Elizabeth gazed at the girl coldly and critically. To women she was not over-amiable; but as she looked at the young Huguenot maid, of this calm bearing, warm of colour, clear of eye, and purposeful of face, some thing kindled in her. Most like it was that love for a cause, which was more to be encouraged by her than any woman's love for a man, which as she grew older inspired her with aversion, as talk of marriage brought cynical allusions to her lips.

"I have your letter and its protests and its pleadings. There were fine words and adjurations—are you so religious, then?" she asked brusquely.

"I am a Huguenot, your noble Majesty," answered the girl, as though that answered all.

"How is it, then, you are betrothed to a roistering soldier?" asked the Queen.

"Some must pray for Christ's sake, and some must fight, your most christian Majesty," answered the girl. "Some must do both," rejoined the Queen, in a kinder voice, for the pure spirit of the girl worked upon her. "I am told that Monsieur de la Foret fights fairly. If he can pray as well, methinks he shall have safety in our kingdom, and ye shall all have peace. On Trinity Sunday you shall preach in my chapel, Monsieur de la Foret, and thereafter you shall know your fate."

She rose. "My Lord," she said to Leicester, on whose face gloom had settled, "you will tell the Lord Chamberlain that Monsieur de la Foret's durance must be made comfortable in the west tower of my palace till chapel-going of Trinity Day. I will send him for his comfort and instruction some sermons of Latimer."

She stepped down from the dais. "You will come with me, mistress," she said to Angele, and reached out her hand.

Angele fell on her knees and kissed it, tears falling down her cheek, then rose and followed the Queen from the chamber. She greatly desired to look backward towards De la Foret, but some good angel bade her not. She realised that to offend the Queen at this moment might ruin all; and Elizabeth herself was little like to offer chance for farewell and love- tokens.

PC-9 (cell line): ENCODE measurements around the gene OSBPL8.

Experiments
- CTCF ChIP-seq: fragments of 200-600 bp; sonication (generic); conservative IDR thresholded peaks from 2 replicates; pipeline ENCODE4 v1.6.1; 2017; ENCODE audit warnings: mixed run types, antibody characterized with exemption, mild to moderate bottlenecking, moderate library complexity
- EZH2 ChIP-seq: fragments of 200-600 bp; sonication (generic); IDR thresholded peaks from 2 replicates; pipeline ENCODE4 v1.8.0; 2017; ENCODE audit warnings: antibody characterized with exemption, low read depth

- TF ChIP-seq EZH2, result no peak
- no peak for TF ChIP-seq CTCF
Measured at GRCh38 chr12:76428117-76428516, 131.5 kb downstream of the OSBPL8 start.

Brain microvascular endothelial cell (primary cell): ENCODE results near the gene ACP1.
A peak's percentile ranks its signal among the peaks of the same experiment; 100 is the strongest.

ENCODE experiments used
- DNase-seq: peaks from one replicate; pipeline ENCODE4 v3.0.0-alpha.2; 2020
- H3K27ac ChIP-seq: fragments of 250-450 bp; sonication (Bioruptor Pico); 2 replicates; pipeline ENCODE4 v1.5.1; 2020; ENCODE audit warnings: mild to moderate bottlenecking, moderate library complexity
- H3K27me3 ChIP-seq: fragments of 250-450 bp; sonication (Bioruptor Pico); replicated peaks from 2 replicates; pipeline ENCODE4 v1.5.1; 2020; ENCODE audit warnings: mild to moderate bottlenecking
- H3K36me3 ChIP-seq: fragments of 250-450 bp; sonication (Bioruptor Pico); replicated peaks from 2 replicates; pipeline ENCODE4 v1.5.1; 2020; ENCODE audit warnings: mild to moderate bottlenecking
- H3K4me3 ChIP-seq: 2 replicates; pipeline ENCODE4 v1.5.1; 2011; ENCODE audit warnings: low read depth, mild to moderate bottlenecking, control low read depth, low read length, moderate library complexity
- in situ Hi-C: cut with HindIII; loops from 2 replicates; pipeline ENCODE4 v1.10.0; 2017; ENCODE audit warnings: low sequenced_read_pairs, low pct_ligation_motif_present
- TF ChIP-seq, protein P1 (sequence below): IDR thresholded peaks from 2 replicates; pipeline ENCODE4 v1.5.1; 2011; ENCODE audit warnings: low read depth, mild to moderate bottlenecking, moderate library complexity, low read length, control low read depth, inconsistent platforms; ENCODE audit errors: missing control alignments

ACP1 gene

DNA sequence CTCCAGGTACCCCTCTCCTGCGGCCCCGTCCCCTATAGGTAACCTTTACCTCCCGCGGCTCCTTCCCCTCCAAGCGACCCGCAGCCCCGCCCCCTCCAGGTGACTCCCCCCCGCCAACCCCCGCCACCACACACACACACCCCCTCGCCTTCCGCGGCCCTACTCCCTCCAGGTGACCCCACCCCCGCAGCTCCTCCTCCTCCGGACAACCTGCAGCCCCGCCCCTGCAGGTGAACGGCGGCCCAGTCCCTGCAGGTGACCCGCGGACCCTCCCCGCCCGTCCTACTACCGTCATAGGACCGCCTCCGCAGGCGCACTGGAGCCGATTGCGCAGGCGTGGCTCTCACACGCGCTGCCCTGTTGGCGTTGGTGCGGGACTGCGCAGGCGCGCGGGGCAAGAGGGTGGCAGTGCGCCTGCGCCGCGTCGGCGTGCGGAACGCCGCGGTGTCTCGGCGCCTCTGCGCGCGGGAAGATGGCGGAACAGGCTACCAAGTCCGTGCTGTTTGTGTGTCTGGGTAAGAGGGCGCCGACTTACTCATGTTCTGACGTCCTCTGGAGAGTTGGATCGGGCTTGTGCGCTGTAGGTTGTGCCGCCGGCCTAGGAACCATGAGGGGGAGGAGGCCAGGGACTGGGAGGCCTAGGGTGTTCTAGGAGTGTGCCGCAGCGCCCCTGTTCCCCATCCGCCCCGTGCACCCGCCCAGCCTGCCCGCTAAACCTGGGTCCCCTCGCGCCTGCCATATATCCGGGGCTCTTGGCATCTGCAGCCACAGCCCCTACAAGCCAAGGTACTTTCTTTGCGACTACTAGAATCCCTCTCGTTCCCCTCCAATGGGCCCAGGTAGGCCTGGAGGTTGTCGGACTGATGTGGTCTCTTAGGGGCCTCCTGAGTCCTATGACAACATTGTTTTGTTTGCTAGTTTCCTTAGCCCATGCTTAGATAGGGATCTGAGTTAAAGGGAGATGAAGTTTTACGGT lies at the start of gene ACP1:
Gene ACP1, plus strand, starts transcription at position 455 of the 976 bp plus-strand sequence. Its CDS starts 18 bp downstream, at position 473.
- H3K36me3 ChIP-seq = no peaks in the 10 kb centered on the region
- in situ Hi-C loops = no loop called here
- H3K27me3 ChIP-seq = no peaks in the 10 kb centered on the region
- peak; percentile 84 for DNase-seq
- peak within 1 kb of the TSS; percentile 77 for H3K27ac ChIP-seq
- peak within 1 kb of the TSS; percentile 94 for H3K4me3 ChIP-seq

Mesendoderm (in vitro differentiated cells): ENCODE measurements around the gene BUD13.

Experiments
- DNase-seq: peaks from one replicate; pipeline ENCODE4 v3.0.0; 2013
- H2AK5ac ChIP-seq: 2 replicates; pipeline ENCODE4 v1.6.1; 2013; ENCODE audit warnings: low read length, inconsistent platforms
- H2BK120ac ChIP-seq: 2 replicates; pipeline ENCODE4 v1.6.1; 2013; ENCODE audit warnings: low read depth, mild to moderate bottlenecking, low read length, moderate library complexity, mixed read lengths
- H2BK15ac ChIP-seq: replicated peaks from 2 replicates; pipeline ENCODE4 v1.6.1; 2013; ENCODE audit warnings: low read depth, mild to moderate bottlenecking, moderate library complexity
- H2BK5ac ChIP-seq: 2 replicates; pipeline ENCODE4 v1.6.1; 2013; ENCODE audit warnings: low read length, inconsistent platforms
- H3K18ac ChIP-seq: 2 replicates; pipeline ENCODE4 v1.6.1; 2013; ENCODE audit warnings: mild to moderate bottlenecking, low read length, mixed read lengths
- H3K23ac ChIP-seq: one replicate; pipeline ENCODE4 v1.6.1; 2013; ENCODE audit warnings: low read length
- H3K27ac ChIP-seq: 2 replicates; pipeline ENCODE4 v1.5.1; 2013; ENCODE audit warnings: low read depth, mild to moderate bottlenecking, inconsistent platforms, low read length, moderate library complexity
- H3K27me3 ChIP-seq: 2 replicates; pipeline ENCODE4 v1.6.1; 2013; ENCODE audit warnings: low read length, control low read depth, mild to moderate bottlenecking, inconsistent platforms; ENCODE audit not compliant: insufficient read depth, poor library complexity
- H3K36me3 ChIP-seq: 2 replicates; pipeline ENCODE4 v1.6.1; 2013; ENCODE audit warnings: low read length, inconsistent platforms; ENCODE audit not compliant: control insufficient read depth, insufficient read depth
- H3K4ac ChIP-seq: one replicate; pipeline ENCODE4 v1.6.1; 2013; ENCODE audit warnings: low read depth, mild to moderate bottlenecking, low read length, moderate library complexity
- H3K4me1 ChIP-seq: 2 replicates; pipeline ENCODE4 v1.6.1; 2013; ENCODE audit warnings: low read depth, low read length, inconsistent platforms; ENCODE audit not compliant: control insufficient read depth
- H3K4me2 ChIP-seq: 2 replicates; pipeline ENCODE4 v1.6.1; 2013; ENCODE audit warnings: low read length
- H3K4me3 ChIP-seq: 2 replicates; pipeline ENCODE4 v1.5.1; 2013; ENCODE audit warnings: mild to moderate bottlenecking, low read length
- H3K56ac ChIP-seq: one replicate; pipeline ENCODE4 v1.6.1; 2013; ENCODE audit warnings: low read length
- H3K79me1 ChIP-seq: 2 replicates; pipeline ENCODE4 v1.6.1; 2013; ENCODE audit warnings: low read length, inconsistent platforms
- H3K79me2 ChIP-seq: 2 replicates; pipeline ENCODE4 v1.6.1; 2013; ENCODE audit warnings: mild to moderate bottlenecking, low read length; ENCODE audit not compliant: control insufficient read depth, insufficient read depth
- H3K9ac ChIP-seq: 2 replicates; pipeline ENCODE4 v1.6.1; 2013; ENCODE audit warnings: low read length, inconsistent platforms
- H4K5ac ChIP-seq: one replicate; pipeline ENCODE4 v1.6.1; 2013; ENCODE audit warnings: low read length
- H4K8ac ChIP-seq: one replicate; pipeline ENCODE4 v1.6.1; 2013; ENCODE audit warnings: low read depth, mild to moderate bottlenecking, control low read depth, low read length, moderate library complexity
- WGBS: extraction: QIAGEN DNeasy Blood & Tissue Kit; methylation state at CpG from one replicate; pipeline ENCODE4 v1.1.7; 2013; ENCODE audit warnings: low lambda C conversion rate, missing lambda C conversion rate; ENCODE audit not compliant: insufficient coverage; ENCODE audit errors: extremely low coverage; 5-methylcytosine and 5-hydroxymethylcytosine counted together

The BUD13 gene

So it was that, with bowed head, Angele left the room with the Queen of England, leaving Lempriere and De la Foret gazing at each other, the one bewildered, the other lost in painful reverie, and Leicester smiling maliciously at them both.


Every man, if you bring him to the right point, if you touch him in the corner where he is most sensitive, where he most lives, as it were; if you prick his nerves with a needle of suggestion where all his passions, ambitions and sentiments are at white heat, will readily throw away the whole game of life in some mad act out of harmony with all he ever did. It matters little whether the needle prick him by accident or blunder or design, he will burst all bounds, and establish again the old truth that each of us will prove himself a fool given perfect opportunity. Nor need the occasion of this revolution be a great one; the most trivial event may produce the great fire which burns up wisdom, prudence and habit.

The Earl of Leicester, so long counted astute, clearheaded, and well- governed, had been suddenly foisted out of balance, shaken from his imperious composure, tortured out of an assumed and persistent urbanity, by the presence in Greenwich Palace of a Huguenot exile of no seeming importance, save what the Medici grimly gave him by desiring his head. It appeared absurd that the great Leicester, whose nearness to the throne had made him the most feared, most notable, and, by virtue of his opportunities, the most dramatic figure in England, should have sleepless nights by reason of a fugitive like Michel de la Foret. On the surface it was preposterous that he should see in the Queen's offer of service to the refugee evidence that she was set to grant him special favours; it was equally absurd that her offer of safety to him on pledge of his turning preacher should seem proof that she meant to have him near her. Elizabeth had left the presence-chamber without so much as a glance at him, though she had turned and looked graciously at the stranger. He had hastily followed her, and thereafter impatiently awaited a summons which never came, though he had sent a message that his hours were at her Majesty's disposal. Waiting, he saw Angele's father escorted from the palace by a Gentleman Pensioner to a lodge in the park; he saw Michel de la Foret taken to his apartments; he saw the Seigneur of Rozel walking in the palace grounds with such possession as though they were his own, self-content in every motion of his body.